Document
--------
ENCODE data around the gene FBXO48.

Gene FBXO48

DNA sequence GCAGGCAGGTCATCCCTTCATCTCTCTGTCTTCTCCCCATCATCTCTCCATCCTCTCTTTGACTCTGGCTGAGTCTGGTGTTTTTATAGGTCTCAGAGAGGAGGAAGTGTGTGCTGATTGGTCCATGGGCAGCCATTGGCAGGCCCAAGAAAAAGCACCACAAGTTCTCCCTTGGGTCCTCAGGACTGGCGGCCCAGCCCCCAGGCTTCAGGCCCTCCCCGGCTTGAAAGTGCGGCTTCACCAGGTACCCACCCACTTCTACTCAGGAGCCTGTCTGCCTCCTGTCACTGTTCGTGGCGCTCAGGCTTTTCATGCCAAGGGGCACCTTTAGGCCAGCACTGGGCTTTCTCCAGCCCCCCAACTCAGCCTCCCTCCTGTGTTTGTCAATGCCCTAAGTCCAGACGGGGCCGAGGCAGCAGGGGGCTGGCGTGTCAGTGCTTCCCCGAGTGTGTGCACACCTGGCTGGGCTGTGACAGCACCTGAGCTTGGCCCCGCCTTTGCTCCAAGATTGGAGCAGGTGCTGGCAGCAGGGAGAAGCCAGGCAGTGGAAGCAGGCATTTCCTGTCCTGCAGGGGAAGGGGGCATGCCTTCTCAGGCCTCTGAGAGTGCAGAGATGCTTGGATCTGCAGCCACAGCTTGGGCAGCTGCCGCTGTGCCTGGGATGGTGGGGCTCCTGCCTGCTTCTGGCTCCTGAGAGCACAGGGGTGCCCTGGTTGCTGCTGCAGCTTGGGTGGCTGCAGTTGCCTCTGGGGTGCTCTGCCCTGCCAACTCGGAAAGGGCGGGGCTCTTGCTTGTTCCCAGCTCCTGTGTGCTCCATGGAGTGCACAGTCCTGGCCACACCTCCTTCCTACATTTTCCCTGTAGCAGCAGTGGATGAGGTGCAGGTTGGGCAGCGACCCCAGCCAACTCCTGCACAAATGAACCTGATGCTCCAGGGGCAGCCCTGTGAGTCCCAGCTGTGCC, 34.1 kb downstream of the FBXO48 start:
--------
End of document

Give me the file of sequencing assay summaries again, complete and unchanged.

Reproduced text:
ENCODE data around the gene FBXO48.

Gene FBXO48

DNA sequence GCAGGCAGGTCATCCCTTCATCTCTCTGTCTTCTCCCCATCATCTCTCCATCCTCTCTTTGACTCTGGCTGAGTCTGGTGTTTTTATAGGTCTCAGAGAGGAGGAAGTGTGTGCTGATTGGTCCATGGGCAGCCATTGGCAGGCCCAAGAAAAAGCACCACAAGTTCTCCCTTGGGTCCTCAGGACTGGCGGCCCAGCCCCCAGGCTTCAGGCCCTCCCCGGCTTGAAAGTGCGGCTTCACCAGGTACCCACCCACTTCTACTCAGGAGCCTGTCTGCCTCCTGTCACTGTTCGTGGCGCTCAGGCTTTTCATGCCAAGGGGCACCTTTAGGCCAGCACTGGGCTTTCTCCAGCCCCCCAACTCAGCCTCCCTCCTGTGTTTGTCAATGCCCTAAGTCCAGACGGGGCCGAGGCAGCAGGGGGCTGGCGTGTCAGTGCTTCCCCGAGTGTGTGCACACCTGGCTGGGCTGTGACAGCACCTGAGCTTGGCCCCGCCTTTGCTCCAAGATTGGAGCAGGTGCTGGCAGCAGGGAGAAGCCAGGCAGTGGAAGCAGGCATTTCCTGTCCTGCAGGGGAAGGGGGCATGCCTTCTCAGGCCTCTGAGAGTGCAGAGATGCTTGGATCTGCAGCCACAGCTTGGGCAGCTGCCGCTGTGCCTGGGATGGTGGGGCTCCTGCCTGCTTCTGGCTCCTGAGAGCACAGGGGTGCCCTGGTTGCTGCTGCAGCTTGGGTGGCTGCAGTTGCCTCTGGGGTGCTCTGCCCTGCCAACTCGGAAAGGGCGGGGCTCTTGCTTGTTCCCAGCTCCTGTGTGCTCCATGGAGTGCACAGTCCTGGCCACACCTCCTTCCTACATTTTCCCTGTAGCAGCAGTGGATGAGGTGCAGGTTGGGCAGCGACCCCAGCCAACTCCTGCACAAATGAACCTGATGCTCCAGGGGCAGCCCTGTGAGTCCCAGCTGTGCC, 34.1 kb downstream of the FBXO48 start: